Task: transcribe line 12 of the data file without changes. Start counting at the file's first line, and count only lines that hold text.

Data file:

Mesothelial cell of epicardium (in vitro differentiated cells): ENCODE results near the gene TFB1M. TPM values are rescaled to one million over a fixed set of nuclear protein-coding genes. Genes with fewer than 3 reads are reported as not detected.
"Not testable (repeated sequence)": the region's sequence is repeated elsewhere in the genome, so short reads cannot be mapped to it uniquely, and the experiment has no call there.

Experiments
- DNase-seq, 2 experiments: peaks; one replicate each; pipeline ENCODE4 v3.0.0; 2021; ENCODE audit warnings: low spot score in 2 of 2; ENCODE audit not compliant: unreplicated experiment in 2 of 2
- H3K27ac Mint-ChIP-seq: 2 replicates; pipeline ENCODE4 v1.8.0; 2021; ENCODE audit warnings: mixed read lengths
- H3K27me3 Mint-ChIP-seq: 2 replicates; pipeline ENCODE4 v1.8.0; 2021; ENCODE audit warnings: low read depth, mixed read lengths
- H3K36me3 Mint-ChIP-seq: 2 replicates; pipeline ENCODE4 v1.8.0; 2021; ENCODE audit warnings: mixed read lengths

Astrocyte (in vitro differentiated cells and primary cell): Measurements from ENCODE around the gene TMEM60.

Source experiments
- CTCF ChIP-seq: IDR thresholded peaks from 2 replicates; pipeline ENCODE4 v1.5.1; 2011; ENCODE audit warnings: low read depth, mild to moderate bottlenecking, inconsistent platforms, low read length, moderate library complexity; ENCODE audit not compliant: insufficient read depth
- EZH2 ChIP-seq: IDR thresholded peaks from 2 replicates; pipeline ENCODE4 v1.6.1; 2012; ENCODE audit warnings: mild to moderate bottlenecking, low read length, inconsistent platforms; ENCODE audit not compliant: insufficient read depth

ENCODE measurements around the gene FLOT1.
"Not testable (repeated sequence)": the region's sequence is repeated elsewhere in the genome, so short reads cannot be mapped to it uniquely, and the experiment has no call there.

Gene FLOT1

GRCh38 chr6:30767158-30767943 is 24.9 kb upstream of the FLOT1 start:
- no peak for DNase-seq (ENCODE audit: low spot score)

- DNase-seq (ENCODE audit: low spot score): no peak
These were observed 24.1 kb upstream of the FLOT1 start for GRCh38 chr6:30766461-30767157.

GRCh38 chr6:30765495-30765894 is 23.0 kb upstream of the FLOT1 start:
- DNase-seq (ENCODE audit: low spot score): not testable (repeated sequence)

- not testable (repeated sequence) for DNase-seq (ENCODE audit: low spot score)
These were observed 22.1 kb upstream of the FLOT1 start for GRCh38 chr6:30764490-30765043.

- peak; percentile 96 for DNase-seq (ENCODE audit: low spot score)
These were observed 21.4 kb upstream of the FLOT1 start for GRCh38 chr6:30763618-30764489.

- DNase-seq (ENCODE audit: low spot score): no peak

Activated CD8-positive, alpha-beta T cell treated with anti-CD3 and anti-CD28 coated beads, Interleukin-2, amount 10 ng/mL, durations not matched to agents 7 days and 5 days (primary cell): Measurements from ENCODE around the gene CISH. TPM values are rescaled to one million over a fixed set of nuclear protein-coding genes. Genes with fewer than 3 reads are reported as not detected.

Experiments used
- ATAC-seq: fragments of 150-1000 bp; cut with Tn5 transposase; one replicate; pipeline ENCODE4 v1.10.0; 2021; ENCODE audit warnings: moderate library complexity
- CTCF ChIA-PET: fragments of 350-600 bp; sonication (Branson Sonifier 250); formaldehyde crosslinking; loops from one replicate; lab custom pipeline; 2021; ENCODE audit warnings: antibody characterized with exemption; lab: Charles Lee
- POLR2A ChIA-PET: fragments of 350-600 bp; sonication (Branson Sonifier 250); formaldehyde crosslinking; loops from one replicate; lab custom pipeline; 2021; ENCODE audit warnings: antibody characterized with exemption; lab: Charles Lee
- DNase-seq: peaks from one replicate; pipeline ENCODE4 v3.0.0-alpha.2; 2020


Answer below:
ENCODE measurements around the gene FLOT1.